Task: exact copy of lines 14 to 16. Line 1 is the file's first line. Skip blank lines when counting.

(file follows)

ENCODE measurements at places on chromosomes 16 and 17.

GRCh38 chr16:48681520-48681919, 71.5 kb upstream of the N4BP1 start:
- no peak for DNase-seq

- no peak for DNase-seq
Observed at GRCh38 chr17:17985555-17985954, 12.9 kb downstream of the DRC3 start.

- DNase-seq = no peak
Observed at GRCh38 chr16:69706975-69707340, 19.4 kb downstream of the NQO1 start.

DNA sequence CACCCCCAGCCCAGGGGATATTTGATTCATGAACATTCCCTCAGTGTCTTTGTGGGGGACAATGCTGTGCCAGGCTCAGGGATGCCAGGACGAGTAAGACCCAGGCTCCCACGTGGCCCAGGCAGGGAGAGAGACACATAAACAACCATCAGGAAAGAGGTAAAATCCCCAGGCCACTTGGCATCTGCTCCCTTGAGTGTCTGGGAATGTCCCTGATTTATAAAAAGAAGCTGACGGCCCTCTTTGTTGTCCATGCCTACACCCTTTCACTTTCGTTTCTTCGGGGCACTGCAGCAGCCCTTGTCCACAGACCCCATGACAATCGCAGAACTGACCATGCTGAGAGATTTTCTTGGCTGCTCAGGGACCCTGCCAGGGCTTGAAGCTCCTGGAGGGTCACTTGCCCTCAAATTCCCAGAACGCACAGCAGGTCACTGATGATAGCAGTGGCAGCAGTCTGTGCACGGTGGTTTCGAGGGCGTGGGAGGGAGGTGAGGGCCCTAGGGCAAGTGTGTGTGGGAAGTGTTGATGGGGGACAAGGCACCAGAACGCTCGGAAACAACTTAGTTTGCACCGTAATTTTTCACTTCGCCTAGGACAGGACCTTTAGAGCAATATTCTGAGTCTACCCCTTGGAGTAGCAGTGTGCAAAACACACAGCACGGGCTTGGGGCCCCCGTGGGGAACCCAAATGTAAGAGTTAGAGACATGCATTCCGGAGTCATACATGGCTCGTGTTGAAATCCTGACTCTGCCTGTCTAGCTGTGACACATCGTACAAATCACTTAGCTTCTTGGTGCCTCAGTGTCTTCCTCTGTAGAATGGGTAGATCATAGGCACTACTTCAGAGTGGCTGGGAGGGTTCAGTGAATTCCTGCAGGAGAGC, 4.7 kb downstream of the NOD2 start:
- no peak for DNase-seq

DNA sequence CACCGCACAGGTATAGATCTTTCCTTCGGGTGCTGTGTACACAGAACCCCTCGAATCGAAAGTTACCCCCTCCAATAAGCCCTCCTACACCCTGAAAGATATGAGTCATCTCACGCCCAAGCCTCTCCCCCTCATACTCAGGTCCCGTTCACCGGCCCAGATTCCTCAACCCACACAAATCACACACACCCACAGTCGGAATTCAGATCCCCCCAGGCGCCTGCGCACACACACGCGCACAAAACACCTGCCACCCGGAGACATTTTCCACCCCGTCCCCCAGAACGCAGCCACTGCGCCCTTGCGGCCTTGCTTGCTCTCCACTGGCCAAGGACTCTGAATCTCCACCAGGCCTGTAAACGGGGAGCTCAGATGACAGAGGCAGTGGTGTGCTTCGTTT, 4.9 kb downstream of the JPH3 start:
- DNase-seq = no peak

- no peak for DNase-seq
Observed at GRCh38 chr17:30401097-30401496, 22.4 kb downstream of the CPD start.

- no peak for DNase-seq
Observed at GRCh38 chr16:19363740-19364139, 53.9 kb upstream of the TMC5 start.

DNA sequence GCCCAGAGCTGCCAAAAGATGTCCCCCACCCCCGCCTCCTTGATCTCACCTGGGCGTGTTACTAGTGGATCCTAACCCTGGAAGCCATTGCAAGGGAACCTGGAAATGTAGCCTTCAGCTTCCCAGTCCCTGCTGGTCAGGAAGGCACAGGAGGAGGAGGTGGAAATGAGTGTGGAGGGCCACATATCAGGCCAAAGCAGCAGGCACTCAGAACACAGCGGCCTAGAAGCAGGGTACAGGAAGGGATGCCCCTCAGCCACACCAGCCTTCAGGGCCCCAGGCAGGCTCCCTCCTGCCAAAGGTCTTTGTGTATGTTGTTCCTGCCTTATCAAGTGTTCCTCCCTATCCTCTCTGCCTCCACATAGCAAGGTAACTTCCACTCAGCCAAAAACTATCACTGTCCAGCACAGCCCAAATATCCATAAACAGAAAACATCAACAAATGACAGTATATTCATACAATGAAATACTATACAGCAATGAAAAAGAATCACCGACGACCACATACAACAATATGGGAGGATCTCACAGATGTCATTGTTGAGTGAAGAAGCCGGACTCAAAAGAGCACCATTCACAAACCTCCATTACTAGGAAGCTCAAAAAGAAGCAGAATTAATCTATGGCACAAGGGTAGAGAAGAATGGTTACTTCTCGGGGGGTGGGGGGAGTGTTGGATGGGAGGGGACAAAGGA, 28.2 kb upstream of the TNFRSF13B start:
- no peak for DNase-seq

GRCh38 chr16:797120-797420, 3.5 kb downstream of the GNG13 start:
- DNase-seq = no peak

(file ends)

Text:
- no peak for DNase-seq
Observed at GRCh38 chr16:19363740-19364139, 53.9 kb upstream of the TMC5 start.

DNA sequence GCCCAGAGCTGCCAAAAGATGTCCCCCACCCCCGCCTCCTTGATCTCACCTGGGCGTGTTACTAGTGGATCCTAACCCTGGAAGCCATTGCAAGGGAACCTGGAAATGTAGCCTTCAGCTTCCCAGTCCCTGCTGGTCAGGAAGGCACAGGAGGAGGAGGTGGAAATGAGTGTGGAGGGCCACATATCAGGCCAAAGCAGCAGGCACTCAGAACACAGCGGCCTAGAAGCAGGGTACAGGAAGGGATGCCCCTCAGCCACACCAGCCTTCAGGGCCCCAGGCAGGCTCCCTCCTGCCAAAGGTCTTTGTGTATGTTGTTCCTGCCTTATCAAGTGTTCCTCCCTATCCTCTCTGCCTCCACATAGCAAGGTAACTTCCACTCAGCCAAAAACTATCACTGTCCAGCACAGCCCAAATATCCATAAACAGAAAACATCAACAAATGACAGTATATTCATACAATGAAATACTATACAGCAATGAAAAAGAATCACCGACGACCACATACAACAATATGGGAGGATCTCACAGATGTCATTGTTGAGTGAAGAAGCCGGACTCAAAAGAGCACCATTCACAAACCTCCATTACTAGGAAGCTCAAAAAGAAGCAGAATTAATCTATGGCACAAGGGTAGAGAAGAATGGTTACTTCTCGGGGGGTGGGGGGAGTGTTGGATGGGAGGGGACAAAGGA, 28.2 kb upstream of the TNFRSF13B start: